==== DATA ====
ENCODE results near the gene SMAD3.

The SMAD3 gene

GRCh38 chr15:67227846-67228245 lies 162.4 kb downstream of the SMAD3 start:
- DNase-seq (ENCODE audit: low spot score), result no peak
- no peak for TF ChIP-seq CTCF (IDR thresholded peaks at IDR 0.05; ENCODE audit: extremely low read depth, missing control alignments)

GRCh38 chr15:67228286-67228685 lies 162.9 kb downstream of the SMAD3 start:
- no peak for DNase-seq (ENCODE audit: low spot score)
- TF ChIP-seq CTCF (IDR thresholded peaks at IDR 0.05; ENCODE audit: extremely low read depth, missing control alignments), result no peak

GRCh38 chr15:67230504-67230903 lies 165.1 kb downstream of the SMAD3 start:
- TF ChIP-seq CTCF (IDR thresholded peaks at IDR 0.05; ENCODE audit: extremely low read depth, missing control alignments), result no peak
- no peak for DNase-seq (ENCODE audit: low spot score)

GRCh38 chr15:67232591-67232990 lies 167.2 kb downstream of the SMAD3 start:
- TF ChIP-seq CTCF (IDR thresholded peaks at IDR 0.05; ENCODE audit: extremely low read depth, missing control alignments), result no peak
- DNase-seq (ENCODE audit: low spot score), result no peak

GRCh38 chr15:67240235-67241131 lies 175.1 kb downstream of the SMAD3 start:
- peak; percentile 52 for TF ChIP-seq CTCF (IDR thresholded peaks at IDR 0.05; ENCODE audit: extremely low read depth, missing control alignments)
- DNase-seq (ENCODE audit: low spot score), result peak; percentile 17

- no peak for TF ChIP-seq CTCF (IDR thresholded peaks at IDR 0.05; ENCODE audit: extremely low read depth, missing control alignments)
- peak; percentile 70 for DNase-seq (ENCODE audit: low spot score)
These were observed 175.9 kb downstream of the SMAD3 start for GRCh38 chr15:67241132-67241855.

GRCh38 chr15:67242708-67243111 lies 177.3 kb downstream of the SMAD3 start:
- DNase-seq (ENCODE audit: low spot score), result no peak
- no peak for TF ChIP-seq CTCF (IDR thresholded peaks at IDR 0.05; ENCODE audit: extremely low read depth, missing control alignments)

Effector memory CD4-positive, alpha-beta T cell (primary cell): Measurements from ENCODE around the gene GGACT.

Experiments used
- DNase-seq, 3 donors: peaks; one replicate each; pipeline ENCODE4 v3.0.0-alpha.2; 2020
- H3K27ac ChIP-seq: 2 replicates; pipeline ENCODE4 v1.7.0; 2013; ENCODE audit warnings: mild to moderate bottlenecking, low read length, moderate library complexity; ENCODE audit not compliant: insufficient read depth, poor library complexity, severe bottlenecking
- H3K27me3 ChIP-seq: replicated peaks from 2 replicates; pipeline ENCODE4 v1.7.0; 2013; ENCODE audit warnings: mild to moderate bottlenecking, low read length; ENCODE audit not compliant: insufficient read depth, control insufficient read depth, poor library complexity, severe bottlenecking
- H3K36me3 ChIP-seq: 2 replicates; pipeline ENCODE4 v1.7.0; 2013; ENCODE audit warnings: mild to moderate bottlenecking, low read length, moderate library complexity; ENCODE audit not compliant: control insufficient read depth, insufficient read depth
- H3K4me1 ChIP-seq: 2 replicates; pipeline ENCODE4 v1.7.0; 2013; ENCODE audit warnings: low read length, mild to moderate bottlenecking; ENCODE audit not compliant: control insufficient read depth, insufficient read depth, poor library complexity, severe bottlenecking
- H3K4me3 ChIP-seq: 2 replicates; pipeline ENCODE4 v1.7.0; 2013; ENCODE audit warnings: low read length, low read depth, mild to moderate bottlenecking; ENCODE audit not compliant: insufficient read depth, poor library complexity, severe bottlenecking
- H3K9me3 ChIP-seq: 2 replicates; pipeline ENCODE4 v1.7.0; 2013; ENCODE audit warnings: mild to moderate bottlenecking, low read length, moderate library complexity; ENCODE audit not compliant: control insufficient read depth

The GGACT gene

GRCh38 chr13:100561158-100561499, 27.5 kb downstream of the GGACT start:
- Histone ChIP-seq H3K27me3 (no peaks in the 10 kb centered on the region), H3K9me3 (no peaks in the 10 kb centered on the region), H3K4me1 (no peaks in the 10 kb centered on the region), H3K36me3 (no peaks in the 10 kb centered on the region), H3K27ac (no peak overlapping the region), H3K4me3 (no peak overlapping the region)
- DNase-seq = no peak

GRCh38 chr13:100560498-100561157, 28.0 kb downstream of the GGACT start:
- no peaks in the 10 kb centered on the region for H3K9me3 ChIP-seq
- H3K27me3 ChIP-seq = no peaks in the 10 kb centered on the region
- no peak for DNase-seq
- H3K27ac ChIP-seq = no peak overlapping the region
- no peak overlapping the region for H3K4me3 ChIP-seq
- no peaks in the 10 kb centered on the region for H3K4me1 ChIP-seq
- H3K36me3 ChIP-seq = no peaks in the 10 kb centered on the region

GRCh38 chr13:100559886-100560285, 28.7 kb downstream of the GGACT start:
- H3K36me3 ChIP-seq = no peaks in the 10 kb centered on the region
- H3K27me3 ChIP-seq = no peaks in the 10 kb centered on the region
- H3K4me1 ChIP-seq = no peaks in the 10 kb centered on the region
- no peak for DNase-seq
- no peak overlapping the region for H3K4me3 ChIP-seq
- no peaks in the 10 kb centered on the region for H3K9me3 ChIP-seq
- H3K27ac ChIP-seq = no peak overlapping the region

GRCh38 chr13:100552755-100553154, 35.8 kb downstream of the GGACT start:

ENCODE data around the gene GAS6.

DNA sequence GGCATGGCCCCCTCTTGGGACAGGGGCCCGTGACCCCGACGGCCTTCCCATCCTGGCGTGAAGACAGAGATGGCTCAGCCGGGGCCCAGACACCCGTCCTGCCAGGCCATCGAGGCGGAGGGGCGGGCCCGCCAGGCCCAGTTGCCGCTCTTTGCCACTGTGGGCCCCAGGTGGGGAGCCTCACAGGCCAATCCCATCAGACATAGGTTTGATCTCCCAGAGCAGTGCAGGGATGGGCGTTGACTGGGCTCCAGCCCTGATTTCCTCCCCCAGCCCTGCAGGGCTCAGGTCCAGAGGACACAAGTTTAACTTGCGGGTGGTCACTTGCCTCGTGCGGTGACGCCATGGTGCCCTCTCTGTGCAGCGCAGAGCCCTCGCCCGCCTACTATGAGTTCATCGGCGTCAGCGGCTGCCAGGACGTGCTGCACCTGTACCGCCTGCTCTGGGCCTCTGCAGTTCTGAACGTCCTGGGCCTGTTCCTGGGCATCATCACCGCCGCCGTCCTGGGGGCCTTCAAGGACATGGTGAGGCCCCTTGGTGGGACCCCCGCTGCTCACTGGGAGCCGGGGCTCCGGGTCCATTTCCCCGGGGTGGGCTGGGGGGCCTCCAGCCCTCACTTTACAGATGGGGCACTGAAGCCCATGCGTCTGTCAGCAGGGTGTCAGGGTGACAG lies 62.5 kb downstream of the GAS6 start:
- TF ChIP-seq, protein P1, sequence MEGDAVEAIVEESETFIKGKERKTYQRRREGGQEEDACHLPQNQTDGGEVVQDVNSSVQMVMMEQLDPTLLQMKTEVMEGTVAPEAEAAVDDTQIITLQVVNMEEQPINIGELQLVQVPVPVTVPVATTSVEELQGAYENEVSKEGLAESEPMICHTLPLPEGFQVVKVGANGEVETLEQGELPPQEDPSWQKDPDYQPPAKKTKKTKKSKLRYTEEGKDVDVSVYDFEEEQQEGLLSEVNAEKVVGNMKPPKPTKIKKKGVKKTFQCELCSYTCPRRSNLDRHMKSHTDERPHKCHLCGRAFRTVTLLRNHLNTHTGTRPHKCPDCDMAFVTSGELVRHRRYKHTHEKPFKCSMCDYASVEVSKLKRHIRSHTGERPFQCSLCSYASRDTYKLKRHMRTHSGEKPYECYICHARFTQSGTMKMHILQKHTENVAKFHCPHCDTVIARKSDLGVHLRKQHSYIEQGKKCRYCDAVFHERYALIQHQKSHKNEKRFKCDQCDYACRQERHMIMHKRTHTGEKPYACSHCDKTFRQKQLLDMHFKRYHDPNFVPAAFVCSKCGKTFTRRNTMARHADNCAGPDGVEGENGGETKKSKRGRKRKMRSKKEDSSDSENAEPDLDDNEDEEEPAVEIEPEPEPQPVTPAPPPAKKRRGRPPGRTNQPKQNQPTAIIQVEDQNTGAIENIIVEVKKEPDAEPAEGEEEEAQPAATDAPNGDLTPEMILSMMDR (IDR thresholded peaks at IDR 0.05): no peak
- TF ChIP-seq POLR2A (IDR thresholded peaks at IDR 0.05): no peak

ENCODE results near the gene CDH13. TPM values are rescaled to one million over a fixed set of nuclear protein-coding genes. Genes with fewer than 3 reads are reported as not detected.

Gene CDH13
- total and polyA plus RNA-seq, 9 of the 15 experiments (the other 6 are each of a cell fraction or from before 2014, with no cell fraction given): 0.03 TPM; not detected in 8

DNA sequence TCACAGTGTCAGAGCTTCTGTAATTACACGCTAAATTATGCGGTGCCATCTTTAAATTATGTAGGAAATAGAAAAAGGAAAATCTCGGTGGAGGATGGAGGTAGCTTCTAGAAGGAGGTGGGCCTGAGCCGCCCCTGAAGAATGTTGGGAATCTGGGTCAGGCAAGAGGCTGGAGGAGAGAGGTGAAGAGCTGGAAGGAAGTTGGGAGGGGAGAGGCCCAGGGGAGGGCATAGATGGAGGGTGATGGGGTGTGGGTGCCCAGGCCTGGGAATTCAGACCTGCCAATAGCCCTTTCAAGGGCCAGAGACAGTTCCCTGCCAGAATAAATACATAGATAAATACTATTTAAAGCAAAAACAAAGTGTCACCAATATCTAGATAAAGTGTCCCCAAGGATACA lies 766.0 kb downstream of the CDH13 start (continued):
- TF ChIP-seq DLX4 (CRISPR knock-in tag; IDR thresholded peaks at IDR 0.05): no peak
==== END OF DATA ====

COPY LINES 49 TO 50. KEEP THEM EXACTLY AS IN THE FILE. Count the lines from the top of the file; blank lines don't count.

- no peak for DNase-seq
- no peak overlapping the region for H3K4me3 ChIP-seq